OpenAIRE

    NEWMAN, CAROL

    2015-01-01

    PUBLISHED This paper explores the relationship between foreign direct investment (FDI) and the productivity of host country domestic firms. We rely on a specially designed survey of over 4000 manufacturing firms in Vietnam, and separate out productivity gains along the supply chain (obtained through direct transfers of knowledge/technology between linked firms) from productivity effects through indirect FDI spillovers. In addition to identifying indirect vertical productivity spillovers fr...

  12. Dynamic, continuous multitasking training leads to task-specific improvements but does not transfer across action selection tasks

    Science.gov (United States)

    Bender, Angela D.; Filmer, Hannah L.; Naughtin, Claire K.; Dux, Paul E.

    2017-12-01

    The ability to perform multiple tasks concurrently is an ever-increasing requirement in our information-rich world. Despite this, multitasking typically compromises performance due to the processing limitations associated with cognitive control and decision-making. While intensive dual-task training is known to improve multitasking performance, only limited evidence suggests that training-related performance benefits can transfer to untrained tasks that share overlapping processes. In the real world, however, coordinating and selecting several responses within close temporal proximity will often occur in high-interference environments. Over the last decade, there have been notable reports that training on video action games that require dynamic multitasking in a demanding environment can lead to transfer effects on aspects of cognition such as attention and working memory. Here, we asked whether continuous and dynamic multitasking training extends benefits to tasks that are theoretically related to the trained tasks. To examine this issue, we asked a group of participants to train on a combined continuous visuomotor tracking task and a perceptual discrimination task for six sessions, while an active control group practiced the component tasks in isolation. A battery of tests measuring response selection, response inhibition, and spatial attention was administered before and immediately after training to investigate transfer. Multitasking training resulted in substantial, task-specific gains in dual-task ability, but there was no evidence that these benefits generalized to other action control tasks. The findings suggest that training on a combined visuomotor tracking and discrimination task results in task-specific benefits but provides no additional value for untrained action selection tasks.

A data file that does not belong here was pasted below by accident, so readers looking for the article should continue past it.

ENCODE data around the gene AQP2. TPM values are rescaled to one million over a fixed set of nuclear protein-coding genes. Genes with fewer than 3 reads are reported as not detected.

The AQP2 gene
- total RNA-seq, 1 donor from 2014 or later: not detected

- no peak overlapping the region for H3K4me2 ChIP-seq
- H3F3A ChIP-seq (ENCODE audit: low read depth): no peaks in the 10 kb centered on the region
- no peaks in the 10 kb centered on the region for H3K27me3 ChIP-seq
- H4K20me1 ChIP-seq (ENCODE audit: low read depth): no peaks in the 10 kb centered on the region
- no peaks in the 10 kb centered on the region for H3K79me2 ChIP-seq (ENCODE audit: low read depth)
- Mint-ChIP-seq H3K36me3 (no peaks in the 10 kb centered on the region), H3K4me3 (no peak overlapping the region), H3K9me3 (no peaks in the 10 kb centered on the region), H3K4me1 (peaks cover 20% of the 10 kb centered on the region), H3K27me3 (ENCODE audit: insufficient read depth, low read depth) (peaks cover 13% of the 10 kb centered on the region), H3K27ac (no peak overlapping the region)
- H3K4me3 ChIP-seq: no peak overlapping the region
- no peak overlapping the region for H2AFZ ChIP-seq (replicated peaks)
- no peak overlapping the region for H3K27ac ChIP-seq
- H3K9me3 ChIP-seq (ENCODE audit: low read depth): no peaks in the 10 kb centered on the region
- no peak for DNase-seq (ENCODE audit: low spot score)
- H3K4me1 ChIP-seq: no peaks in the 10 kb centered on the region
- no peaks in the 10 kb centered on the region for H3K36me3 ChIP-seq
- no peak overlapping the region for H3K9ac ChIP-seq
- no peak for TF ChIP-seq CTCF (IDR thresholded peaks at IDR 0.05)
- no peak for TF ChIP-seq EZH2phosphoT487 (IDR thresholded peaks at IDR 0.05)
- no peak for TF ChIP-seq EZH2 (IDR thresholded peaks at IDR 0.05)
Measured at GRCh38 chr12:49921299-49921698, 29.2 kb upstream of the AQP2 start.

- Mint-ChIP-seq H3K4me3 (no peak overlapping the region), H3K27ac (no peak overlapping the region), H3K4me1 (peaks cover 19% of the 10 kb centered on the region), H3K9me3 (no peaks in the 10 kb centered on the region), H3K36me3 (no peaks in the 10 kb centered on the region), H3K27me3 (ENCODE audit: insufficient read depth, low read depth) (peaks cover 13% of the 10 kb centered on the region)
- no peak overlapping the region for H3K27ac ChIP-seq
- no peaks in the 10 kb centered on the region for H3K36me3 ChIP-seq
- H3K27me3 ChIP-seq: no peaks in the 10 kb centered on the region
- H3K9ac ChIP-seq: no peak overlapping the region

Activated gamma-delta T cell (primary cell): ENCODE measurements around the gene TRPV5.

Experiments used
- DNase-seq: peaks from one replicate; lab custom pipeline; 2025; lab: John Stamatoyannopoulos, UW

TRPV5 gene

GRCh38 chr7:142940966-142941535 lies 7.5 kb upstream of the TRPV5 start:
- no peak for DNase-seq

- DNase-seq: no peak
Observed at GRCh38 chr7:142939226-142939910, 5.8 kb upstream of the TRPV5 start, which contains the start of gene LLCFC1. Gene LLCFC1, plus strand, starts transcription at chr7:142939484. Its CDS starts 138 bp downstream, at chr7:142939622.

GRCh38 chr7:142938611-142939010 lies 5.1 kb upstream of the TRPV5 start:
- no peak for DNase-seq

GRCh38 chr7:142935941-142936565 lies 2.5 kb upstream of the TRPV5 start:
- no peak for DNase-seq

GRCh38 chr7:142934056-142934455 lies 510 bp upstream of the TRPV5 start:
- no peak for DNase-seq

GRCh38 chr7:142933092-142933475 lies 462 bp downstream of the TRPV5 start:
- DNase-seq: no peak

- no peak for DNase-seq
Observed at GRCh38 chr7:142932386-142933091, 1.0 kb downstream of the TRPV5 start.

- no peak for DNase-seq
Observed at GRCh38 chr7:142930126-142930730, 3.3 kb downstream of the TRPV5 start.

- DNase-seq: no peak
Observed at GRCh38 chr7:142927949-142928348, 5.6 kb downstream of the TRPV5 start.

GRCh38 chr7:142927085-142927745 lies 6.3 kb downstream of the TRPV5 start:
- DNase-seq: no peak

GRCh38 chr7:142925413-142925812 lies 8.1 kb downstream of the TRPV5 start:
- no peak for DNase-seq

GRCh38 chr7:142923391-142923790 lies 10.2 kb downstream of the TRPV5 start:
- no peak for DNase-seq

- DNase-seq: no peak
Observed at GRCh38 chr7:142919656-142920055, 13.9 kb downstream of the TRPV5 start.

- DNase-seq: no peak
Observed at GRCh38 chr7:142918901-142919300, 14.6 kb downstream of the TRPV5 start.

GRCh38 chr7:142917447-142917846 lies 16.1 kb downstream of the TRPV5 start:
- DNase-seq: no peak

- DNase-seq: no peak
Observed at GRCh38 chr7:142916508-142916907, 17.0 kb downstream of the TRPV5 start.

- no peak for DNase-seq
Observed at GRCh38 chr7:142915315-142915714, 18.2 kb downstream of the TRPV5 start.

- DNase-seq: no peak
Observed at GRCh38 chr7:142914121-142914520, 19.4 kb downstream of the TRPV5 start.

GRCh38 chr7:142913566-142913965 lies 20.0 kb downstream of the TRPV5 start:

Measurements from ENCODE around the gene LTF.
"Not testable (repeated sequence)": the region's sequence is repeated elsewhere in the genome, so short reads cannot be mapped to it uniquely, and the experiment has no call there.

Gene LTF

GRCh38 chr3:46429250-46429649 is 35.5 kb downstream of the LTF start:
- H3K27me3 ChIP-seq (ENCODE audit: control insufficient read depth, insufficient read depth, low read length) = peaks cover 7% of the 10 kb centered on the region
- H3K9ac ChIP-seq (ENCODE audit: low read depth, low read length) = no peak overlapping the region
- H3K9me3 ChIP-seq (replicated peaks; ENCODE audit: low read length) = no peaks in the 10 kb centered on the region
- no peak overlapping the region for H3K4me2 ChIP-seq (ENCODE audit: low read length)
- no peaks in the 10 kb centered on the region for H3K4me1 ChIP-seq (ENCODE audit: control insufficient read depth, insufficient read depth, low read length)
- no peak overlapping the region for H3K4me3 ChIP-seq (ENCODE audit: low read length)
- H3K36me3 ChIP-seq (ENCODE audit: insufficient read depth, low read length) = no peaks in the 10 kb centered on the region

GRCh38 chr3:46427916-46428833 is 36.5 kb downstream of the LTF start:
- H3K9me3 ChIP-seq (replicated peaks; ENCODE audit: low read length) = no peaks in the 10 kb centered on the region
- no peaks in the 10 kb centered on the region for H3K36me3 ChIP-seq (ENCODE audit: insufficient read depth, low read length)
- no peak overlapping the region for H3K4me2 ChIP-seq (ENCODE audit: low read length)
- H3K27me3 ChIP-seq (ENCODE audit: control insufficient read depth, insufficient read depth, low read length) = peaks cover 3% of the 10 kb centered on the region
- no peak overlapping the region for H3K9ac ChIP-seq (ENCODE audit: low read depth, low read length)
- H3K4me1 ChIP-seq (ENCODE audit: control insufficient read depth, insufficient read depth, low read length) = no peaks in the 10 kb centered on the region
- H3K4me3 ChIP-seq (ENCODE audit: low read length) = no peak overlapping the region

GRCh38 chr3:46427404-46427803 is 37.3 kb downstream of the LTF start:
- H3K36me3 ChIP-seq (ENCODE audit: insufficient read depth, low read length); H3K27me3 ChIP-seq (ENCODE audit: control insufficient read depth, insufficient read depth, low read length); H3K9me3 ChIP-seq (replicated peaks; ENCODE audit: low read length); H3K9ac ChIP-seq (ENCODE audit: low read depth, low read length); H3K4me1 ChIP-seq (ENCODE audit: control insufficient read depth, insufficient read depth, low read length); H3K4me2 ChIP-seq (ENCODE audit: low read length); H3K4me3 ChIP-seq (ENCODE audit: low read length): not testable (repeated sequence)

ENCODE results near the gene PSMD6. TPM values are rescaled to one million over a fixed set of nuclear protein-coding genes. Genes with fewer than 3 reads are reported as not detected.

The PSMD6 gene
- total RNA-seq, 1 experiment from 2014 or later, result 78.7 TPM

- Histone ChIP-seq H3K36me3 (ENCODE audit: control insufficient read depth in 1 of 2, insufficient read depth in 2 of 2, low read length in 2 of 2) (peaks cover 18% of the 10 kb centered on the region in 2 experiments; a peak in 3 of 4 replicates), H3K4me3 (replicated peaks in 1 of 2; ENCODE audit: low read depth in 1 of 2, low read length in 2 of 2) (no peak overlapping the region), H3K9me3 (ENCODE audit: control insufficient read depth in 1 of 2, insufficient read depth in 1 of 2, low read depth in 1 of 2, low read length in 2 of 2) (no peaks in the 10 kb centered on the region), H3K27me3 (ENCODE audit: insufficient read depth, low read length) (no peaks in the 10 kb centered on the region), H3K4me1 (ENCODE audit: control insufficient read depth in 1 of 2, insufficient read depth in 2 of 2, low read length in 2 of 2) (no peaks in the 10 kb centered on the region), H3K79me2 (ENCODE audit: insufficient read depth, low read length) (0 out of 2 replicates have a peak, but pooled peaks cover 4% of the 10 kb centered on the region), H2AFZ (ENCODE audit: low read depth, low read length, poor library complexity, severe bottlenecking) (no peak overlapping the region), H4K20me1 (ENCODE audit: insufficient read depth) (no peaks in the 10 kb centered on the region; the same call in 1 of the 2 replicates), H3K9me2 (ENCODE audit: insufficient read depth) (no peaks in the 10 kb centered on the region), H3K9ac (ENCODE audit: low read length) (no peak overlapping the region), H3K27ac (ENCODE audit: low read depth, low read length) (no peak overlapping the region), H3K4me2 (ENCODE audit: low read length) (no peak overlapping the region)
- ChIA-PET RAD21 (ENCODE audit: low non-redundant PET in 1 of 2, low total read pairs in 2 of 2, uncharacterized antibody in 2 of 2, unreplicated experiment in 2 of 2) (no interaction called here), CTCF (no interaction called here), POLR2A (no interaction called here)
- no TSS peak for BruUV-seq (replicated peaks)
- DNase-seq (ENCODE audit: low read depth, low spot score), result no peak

13. Progress report 1994 on fusion technology tasks

    International Nuclear Information System (INIS)

    Klippel, H.T.

    1995-09-01